Ah! Sweet music. We all know about the healing power of music. Its ability to evoke within us, feelings and memories that have defined or destroyed us. To make us reflect on love and love lost, happiness and positive vibes, to empower us or simply to get us up and dancing. A much needed distraction from this thing that we call life.
Justine Eltakchi, a Sydney based soul/pop singer/songwriter who has been in the music industry for almost 10 years. Releasing her music, collaborating with other artists, performing, writing for other artists and using her knowledge to help other independent artists release their music independently.
‘I grew up in a very musical family. My dad was a singer and guitarist, so we grew up with him rehearsing for gigs. And my brothers both play instruments, my twin brother plays guitar and my older brother plays piano,’ Justine said.
‘I just fell in love with singing and I became obsessed, that’s how I developed my skills. Because I became so obsessed with singing, I practiced every day and became self-taught.’
Justine has the impressive ability to write a song on a whim, taking her only five minutes to have a song written out on guitar or piano. Other times, like with the Happy Song, she had written half of three years ago.
Inspired by artists like John Legend, Missy Higgins, Billy Joel, Stevie Wonder, Alicia Keys, and John Mayer and many other artists who are songwriters themselves.
‘Sometimes it starts with a riff or a musical idea, other times it might start with a vocal hook or a concept or lyrical idea,’ Justine said.
‘I have always written alone. I definitely need to be somewhere quite when I write my lyrics. I need to be alone and somewhere out of the way.’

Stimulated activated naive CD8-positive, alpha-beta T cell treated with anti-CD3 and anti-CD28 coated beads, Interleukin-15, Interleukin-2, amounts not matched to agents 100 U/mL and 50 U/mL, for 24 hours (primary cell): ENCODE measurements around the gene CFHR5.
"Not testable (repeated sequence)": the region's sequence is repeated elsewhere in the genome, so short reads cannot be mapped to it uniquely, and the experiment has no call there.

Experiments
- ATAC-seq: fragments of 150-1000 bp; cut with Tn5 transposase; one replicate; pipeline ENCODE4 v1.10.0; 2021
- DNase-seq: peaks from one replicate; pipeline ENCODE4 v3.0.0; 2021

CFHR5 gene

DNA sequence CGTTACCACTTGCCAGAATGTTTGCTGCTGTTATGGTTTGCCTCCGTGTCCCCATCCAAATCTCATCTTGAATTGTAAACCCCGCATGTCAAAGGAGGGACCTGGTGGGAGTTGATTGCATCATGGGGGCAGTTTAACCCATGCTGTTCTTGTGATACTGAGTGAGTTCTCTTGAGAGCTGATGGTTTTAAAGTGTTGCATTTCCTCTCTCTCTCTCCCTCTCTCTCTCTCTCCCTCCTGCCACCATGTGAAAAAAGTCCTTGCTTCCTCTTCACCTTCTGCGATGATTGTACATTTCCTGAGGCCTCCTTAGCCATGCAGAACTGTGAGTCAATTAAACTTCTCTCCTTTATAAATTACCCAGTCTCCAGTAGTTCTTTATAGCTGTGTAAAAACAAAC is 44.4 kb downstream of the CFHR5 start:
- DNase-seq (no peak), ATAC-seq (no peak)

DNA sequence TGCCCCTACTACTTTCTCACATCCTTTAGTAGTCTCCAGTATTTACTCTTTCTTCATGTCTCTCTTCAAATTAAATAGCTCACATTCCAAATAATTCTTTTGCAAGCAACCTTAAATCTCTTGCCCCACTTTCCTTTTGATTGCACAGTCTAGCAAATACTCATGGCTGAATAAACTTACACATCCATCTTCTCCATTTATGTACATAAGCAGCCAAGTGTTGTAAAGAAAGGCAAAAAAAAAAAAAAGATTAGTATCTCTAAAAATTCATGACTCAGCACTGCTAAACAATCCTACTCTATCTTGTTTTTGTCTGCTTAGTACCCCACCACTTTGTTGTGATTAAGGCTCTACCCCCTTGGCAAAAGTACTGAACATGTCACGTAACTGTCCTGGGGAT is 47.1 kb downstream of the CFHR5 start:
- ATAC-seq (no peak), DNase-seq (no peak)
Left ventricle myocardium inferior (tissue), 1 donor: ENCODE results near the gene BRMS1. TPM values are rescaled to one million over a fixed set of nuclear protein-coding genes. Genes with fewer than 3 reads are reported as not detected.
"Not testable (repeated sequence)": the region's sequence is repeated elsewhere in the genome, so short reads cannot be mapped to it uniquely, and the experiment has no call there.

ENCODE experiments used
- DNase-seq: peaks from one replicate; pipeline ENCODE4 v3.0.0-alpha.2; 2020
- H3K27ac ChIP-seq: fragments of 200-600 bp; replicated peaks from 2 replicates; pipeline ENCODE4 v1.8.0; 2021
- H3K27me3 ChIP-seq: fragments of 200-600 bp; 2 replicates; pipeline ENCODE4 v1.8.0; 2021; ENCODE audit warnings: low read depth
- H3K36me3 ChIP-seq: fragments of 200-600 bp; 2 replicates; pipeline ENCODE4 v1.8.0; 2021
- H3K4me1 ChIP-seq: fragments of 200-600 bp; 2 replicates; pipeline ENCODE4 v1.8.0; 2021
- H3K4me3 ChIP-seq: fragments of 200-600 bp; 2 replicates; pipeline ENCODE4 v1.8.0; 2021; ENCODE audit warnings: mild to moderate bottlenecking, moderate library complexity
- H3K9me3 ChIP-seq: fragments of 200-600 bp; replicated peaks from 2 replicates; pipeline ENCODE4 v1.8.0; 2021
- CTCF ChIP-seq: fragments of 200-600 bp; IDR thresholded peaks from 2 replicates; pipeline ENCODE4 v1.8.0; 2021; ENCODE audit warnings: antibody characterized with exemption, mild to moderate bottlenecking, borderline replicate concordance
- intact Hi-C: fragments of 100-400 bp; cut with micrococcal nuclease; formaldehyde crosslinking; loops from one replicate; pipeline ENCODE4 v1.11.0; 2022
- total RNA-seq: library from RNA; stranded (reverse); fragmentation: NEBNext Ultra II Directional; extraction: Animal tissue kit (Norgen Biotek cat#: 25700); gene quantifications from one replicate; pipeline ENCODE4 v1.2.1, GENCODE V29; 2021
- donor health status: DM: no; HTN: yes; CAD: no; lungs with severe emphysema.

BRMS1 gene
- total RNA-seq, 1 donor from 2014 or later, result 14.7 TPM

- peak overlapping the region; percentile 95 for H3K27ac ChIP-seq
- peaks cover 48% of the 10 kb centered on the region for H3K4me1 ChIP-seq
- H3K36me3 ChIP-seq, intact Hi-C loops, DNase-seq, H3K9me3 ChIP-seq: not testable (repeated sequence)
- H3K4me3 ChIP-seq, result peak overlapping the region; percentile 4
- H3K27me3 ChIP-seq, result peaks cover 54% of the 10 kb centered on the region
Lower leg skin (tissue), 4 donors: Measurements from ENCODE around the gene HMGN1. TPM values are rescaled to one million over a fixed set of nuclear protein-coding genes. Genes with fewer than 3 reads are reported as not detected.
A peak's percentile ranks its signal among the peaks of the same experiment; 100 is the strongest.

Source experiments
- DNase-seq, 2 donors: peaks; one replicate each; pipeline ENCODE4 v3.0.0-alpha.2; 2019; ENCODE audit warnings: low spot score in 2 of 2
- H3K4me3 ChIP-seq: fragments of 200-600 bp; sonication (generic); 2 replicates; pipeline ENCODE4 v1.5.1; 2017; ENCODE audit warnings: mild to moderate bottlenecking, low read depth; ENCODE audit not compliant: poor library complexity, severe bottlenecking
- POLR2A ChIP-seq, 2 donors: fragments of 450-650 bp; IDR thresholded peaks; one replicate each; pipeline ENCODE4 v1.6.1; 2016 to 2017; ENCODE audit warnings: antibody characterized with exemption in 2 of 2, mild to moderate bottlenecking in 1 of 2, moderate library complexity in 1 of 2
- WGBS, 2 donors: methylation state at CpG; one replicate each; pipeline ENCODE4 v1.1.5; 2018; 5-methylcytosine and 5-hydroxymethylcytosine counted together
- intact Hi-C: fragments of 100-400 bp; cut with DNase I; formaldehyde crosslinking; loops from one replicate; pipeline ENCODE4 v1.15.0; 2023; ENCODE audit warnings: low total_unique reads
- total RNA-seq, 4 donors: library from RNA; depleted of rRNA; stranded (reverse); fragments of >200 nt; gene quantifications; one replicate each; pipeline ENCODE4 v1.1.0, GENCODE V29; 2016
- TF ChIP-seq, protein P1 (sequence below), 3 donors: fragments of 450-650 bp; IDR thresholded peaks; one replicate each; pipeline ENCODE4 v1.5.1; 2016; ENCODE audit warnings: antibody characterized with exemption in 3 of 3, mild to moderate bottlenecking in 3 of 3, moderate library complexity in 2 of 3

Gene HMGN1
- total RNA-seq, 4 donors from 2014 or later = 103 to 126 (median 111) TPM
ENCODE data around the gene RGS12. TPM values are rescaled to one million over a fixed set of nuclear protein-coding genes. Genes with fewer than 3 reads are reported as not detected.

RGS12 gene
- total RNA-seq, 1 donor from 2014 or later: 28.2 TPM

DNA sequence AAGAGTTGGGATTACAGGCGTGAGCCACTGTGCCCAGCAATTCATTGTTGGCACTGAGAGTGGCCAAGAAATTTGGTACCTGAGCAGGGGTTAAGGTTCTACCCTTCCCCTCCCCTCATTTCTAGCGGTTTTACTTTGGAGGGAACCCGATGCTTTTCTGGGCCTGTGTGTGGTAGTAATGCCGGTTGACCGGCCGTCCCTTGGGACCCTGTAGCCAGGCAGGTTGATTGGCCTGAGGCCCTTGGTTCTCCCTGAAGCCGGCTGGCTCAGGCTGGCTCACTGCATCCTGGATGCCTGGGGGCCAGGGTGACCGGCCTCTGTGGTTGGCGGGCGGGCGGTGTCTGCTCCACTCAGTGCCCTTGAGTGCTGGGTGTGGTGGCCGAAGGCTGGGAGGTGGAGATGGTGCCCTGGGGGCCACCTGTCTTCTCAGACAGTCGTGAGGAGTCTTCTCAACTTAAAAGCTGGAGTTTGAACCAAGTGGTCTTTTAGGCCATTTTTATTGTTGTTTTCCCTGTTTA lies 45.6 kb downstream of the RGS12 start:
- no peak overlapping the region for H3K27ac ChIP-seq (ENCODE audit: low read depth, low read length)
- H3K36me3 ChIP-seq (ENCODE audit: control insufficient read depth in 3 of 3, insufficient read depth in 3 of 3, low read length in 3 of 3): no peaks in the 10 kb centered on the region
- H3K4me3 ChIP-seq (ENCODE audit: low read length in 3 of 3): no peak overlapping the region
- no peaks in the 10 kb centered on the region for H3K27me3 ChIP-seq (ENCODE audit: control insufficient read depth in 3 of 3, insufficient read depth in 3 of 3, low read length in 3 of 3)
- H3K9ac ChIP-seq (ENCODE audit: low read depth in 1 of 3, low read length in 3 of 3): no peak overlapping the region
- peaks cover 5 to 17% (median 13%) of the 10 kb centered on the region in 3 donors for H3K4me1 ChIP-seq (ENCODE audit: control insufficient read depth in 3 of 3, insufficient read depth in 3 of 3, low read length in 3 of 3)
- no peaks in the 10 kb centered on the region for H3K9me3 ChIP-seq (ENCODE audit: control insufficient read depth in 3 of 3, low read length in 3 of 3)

Justine uses meditation to get in touch with the right side of her brain, the side responsible for imagination and emotions and tapping into that to find her creative flow, to inspire her words and her music and herself.
Her music looks very much at feelings, at the inner workings of human experience and interactions. There are also elements of nature within her work. But it is her pursuit of understanding people that makes her music so relatable and accessible.
‘It’s always feelings and emotions and experiences that are happening on the inside rather than what’s happening on the outside,’ Justine said.
‘I also tend to allude to nature a lot in my music, it’s always based around the seasons. I think the seasons really represent human emotions and internally that’s how we experience life.’
‘I always write about experiences relating to other people and understanding other people. The way I write really aligns with how I grow and mature both spiritually and emotionally.’
After the release of her first EP, Autumn Love, Justine took a break away from music, she got a normal job in marketing and events and for two years she was miserable and creatively she suffered and was unable to write.
Like all creatives, we know the importance of following your passion, of doing what you love no matter how that looks to other people. Just as long as you are doing what you love, you are content.
‘I tried to conform to societies expectations and during that time I was never able to write. I thought it would be easier than doing music, because the music industry is so hard, but it’s not. You have to be true to yourself,’ Justine said.
‘Music is literally therapy for me, it’s my way of dealing with everything and it’s like meditation, it’s about releasing, healing, reflecting. I just need to do it, to feel normal and to feel good.’